Because dental treatment of sleep disorders involves alterations in jaw position during sleep, an understanding of jaw function, especially the potential for problems that can develop with the temporomandibular joints, is essential. This has been the focus of Dr. Higdon’s practice for over 30 years.
• Our Need for Restorative Sleep
• Sleep Requirements and Disease Risk
• What Are Sleep Disorders?
• Upper Airway Resistance Syndrome (UARS)
• Obstructive Sleep Apnea (OSA)
• Dental Treatment for Sleep Disordered Breathing — UARS & OSA
Dr. Higdon’s Experience and Unique Perspective
Although most patients with UARS or OSA tolerate OAT well, there are very real potential problems that can develop with the use of the oral appliance. Although these problems do not occur frequently, they may include the development of pain in the jaw joints and/or jaw muscles, and sometimes may cause a change in the bite as a result of wearing the oral appliance. These conditions are broadly referred to as “TMJ” or temporomandibular disorders (TMDs).
Because of the potential for these problems to develop, any patient who is being considered for OAT should be carefully screened for these potential problems. Because most dentists who provide OAT have not been trained in how to thoroughly screen patients for these conditions, they often have little understanding of how to identify them before OAT is undertaken or how to treat them, should they develop. For more on TMD screening, see “Screening for TMD in Dental Practice”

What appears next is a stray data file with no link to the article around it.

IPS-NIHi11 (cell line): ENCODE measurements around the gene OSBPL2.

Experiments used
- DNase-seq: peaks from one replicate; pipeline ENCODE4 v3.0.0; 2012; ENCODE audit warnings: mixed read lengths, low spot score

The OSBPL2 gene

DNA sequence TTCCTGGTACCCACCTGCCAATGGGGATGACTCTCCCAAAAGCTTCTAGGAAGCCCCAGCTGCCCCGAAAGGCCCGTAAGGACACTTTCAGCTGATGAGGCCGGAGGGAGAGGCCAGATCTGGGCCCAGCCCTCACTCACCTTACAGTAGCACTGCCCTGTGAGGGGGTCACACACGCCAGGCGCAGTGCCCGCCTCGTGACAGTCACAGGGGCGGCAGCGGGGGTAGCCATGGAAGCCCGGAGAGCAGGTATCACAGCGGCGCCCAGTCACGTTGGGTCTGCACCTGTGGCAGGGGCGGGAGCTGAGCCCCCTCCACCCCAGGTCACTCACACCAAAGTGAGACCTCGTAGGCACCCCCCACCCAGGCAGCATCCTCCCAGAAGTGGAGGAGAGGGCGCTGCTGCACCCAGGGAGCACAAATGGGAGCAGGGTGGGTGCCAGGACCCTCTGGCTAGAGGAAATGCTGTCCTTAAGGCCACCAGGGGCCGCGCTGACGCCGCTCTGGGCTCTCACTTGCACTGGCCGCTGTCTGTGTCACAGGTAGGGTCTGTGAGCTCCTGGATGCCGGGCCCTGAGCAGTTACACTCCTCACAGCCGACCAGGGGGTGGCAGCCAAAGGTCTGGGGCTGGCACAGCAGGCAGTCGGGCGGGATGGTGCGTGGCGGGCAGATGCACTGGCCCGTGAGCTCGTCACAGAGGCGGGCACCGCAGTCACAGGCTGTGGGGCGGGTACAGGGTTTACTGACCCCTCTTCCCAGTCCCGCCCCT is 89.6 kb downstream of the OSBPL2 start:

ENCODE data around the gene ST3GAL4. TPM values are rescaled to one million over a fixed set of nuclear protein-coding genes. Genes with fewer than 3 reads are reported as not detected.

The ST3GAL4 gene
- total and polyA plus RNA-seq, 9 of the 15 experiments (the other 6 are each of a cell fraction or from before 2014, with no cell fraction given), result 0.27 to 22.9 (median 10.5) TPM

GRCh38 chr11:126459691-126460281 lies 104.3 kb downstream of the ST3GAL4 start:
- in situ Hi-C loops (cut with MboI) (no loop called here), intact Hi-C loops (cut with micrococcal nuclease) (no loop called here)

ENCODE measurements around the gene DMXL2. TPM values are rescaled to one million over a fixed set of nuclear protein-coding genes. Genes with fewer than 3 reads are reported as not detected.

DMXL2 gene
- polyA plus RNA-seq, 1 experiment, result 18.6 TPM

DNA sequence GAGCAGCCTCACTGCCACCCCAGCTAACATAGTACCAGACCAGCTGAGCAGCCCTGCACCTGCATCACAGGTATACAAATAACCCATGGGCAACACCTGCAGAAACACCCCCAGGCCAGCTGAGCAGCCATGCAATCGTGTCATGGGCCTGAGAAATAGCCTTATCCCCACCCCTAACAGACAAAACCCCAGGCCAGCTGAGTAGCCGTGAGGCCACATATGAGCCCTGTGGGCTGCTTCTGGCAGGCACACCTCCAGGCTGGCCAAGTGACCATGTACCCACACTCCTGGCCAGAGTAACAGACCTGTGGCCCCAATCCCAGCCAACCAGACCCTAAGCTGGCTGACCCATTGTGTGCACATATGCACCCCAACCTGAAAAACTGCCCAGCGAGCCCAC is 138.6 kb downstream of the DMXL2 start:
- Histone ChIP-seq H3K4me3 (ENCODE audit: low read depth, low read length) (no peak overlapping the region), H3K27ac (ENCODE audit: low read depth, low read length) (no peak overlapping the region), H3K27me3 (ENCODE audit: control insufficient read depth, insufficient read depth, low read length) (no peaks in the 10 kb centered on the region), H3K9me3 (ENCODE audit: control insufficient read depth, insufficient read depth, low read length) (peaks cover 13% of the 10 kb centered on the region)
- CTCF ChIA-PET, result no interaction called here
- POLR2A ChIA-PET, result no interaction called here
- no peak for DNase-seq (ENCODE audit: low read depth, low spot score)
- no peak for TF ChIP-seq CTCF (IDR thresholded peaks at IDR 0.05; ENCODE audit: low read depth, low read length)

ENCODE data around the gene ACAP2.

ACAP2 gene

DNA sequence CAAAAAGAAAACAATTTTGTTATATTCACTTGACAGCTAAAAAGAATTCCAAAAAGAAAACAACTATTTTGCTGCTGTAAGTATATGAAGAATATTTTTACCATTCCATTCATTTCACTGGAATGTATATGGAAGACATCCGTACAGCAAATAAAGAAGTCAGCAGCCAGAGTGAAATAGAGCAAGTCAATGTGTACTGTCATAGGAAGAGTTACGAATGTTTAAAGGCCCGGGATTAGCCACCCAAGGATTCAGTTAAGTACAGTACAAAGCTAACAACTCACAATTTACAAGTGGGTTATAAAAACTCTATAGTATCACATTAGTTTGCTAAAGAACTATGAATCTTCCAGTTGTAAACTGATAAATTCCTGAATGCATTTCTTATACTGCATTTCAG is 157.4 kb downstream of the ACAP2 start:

Dr. Higdon’s practice, for over 30 years, has been specifically focused on providing treatment for temporomandibular disorders, as well as sleep disordered breathing problems, such as UARS and OSA. Patients with TMD and sleep disorders are frequently referred to him by other dentists and sleep physicians. He is widely recognized in the community for his unique understanding of these conditions. For any patient who is referred for OAT, as a part of the initial evaluation and prior to initiating treatment, Dr. Higdon will do a thorough screening for any potential for the patient to develop a TMD. He will then discuss the implications of this risk with the patient before undertaking OAT for the sleep disorder. If the risk of a TMD is identified, this may need to be treated before OAT treatment for the sleep disorder can be considered.